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5G and edge computing: Three key questions (and answers)

Distributing compute closer to the end user opens up the latency benefits of 5G

The conversation about the relationship between 5G networks and edge computing has been going on for some time. The premise is relatively straightforward: To take advantage of the latency benefits that will come up with next-generation cellular, functions generally associated with centralized data centers need to be distributed in support of latency-sensitive use cases like mobile VR, autonomous driving and so forth.

And although the premise is straightforward, the nuts and bolts decidedly are not. Earlier this month at the Consumer Electronics Show in Las Vegas, Nevada, I explored the relationship between 5G and edge during a panel discussion hosted by Intel. Here we’ll recap that conversation and hopefully shed some light on what needs to happen to light up the edge and ensure 5G lives up to the hype.

To hit some of the high points of the panel discussion, read on; to watch the whole thing, here you go. To get the complete picture, do both.

Where is the edge?

Intel’s Caroline Chan, vice president of the Data Center Group and general manage of the 5G Infrastructure Division, part of the Network Platforms Group, explains: “When we looked at edge, we looked at where it actually touches…theuser experience, the delivery. It could be on-prem, so that could be millions of…access points on-prem, or it could even be off-prem. Mainly [when] we look at the edge, it’s based on latency–what sort of latency do you need to deliver the services? 5G with edge compute is the biggest payoff of digital transformation.”

Who controls the edge?

Asked if operators would own their own edge infrastructure, buy or lease it following an as-a-service model potentially from new market entrants, or look to established cloud service providers,  Iain Gillott, founder of president of research firm iGR, said: “All of the above. It really depends on…where that edge is and the latency. Some applications are going to be very, very low latency–autonomous vehicles…robot control, things like this, and you’re going to want to get as close to the radio as you can. In that case you’re going to work with the operator very, very closely because they’ve got the radio. In other cases maybe you can be a little further back in the network at a little bit of a bigger cloud data center maybe at a city level or a neighborhood level. Maybe now it’s outside the carrier network but you connect in. Yes is the answer, but it’s going to vary by application. I think it’s going to be difficult in some ways for the cloud providers to say now we’re going to be in the radio business and get all these sites. And likewise it’s very difficult for the carriers to say we’re going to be in the cloud business and go build massive data centers. They both need each other. There’s a natural partnership there.”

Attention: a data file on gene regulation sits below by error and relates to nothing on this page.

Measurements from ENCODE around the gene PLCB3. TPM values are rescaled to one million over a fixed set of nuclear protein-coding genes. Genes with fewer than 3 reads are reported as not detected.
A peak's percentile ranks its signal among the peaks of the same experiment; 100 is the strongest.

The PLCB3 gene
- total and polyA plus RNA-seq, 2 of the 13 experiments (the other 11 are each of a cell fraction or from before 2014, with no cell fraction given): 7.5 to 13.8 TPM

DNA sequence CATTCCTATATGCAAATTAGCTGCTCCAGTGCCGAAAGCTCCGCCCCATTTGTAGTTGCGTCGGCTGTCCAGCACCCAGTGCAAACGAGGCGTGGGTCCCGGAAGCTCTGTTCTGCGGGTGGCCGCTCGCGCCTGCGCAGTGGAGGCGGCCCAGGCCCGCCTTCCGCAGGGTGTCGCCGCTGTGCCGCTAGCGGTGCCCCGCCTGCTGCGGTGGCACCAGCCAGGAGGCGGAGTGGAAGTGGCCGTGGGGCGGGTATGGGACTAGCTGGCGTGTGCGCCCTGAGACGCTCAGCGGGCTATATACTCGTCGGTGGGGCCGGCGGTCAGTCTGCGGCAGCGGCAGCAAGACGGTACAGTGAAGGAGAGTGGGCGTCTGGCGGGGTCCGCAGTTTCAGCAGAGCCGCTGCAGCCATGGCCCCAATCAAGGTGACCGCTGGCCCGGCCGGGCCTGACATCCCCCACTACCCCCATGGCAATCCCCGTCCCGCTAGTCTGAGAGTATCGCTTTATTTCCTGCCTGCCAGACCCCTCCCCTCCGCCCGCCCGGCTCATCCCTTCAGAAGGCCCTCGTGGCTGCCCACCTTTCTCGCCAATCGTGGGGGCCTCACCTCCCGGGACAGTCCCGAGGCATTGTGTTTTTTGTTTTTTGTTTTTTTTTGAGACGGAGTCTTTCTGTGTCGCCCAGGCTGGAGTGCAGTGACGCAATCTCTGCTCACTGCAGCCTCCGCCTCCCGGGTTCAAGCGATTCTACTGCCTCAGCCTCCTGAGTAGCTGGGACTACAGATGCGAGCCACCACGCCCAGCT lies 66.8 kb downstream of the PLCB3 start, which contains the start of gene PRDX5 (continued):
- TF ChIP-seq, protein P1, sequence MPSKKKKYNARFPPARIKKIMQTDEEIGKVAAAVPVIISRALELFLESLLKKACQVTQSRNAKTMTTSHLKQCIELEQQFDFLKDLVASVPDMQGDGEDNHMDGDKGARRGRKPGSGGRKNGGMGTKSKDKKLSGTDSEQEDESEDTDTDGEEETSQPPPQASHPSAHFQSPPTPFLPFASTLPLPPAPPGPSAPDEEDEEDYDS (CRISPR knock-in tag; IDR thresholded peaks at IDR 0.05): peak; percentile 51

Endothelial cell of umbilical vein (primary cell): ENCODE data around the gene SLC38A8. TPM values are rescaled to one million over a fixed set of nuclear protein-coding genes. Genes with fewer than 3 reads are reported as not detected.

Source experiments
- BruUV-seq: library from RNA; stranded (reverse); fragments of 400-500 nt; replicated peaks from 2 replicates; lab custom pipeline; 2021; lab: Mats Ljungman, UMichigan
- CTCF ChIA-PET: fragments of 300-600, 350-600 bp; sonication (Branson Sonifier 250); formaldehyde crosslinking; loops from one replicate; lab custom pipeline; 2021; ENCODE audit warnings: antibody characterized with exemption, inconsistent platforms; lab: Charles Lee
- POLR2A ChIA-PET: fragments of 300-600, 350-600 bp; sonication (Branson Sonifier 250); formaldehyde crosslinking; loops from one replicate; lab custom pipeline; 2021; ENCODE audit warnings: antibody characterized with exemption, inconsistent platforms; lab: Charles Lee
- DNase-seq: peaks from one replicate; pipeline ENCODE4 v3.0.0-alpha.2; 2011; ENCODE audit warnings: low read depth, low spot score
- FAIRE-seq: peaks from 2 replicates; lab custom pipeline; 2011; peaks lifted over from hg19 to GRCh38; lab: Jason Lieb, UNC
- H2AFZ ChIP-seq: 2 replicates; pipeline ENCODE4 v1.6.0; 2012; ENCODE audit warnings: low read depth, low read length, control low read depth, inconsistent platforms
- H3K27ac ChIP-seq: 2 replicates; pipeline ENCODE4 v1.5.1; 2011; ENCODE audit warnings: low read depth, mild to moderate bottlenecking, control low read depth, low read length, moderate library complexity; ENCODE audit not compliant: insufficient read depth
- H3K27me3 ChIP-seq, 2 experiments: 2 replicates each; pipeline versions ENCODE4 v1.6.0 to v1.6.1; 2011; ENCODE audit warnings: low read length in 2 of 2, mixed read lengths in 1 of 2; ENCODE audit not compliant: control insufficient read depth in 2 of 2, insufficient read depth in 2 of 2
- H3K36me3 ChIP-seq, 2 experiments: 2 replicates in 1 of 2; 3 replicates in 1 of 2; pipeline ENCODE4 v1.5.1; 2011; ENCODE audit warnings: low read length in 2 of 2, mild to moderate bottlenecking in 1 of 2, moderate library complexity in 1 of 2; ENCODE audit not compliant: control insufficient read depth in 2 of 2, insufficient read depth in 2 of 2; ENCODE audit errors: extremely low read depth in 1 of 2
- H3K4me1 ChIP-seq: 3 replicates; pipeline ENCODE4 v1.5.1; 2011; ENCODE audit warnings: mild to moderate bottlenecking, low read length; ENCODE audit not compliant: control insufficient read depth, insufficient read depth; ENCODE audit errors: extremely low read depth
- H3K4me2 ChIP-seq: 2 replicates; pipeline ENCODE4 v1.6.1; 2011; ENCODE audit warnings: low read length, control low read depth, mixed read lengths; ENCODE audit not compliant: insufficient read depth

What’s the relationship between edge and cloud?

Rob Topol, general manager of 5G Advanced Technology in Intel’s Technologies, Systems, Architecture and Client Group, said: “With 5G you’re seeing essentially a technology that was born after the cloud. It’s the first wireless technology that can take advantage of the orchestration structure that’s been in place for cloud and servicing users. And now taking the virtualization technology that exists in a data center of how capacity is allocated and you’re moving that down in this virtualized capacity…at the edge of the network. And now bringing that as a way to bring extremely low latency use cases, applications and services that 5G essentially brings. And that’s of course in partnership with the enhanced mobile broadband aspects of 5G. When you combine those two, now with the fact you’ve got an edge computing platform nearby, the new applications and services are really limitless.”



Sean Kinney, Editor in Chief
Editor-in-Chief Sean focuses on multiple subject areas including 5G, Open RAN, hybrid cloud, edge computing, and Industry 4.0. He also hosts Arden Media's podcast Will 5G Change the World? Prior to his work at RCR, Sean studied journalism and literature at the University of Mississippi then spent six years based in Key West, Florida, working as a reporter for the Miami Herald Media Company. He currently lives in Fayetteville, Arkansas.

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